The other day I acquired this Model 1901. I've perused a lot of older threads here pertaining to that model and learned a lot. I got it as part of a trading deal including several non-gun items, so it's hard to pin a dollar price on what I paid for it to know whether I got a "good deal", but I'm happy with what I got; I've wanted a sample of an old DA Colt.
The bottom of the grip is marked "US Army Model 1901 No. 168 XXX", so that puts it in the number range of actual 1901 models, not an updated earlier model. It has the correct smooth wood grips and the lanyard loop. Cylinder latch, frame, and crane are stamped with the last four digits of the serial number, but not the cylinder itself. That brings me to my first question. The cylinder has the RAC initials twice (see pic). I've found some indications that that means something, but not what. Can anybody help?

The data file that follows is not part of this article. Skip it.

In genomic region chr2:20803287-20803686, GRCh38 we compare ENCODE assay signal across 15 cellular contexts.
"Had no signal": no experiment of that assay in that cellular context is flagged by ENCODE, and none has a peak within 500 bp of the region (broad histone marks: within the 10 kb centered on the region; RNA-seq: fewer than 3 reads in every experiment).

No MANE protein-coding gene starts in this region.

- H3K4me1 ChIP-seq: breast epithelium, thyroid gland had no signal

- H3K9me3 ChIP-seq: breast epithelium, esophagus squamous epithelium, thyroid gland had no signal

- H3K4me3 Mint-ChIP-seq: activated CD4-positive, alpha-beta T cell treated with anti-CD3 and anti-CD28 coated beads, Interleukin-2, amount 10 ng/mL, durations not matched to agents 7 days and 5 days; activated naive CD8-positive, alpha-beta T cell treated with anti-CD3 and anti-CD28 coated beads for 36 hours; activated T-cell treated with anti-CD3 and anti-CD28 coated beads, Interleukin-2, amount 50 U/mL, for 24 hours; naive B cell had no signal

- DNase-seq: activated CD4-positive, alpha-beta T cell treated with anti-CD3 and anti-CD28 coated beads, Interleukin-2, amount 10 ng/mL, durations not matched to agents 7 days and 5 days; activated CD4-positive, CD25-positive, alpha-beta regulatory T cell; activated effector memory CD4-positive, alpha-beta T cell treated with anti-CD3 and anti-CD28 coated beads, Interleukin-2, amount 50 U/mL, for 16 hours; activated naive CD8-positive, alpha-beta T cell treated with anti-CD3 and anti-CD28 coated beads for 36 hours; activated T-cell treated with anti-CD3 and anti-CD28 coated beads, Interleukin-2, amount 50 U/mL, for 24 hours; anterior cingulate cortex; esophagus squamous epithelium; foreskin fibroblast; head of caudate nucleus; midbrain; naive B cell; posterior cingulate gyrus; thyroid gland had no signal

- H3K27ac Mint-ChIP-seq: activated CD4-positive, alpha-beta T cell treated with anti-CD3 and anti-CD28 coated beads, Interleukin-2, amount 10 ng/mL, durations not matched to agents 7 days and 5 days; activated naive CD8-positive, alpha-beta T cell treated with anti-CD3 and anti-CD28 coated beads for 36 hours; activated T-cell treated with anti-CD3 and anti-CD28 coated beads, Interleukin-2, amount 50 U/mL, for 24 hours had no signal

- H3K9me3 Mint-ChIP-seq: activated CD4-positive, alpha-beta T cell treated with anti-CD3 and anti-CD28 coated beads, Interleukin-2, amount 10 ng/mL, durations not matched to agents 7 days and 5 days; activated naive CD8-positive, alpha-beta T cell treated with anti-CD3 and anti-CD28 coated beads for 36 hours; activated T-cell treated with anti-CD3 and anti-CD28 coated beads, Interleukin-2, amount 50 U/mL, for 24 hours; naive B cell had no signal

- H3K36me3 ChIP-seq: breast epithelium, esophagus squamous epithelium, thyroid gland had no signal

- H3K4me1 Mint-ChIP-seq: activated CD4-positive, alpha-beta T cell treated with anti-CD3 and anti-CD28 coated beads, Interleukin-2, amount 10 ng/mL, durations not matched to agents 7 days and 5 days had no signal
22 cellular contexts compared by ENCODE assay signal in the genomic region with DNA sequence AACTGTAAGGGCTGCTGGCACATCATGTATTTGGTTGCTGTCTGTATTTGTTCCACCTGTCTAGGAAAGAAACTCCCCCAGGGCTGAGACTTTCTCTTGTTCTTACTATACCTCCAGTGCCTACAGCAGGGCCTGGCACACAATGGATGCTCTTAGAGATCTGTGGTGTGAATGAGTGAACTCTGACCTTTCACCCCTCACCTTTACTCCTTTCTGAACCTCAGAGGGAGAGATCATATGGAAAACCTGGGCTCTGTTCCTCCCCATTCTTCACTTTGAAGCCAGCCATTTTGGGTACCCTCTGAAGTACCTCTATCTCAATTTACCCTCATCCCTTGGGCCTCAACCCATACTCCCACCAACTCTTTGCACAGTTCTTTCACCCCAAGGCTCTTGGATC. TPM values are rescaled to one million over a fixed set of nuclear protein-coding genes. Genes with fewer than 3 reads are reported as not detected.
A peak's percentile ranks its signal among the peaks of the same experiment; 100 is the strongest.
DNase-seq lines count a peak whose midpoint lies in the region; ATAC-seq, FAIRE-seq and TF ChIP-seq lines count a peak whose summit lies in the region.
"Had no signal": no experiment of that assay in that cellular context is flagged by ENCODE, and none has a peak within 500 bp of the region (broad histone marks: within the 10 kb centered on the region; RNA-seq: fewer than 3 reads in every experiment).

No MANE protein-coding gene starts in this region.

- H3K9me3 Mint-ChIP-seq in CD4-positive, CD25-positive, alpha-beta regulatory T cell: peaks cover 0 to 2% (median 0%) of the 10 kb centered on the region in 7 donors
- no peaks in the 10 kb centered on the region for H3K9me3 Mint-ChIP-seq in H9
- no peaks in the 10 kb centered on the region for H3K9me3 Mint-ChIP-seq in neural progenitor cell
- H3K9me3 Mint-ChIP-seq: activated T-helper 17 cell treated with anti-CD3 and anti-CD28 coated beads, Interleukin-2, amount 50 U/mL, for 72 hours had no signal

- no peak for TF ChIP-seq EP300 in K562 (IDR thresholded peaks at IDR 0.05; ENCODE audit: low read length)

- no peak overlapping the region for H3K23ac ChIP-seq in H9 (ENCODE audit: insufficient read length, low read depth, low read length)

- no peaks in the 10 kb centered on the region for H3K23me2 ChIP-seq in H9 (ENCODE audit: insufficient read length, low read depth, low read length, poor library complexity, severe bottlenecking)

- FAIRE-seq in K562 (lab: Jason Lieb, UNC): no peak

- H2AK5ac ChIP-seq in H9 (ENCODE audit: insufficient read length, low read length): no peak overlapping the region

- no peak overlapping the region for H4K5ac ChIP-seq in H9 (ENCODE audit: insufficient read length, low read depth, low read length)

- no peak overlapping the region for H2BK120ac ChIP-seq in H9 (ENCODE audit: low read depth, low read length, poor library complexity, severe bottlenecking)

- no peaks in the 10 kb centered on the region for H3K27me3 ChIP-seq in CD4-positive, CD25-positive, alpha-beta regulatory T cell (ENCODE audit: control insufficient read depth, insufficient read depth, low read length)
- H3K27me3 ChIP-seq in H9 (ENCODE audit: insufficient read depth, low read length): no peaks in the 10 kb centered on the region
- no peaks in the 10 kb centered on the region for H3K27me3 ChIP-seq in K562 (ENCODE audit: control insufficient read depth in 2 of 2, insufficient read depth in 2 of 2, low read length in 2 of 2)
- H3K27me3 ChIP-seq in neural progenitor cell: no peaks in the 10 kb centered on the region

My other area of interest pertains to the later history of the gun. It has the LEB initials, so it was part of the 1918 Remington refurbishing contract. Do we have any information what happened to those guns afterwards? Since by then we are far into the 1911 era, were they actually returned to active service? And do we know when they were released for sale in the civilian market? My gun shows definite signs of holster wear, but it's hard to envision a civilian lugging a 6-inch barreled gun around a lot.
If anybody has some insights to share, that would be greatly appreciated.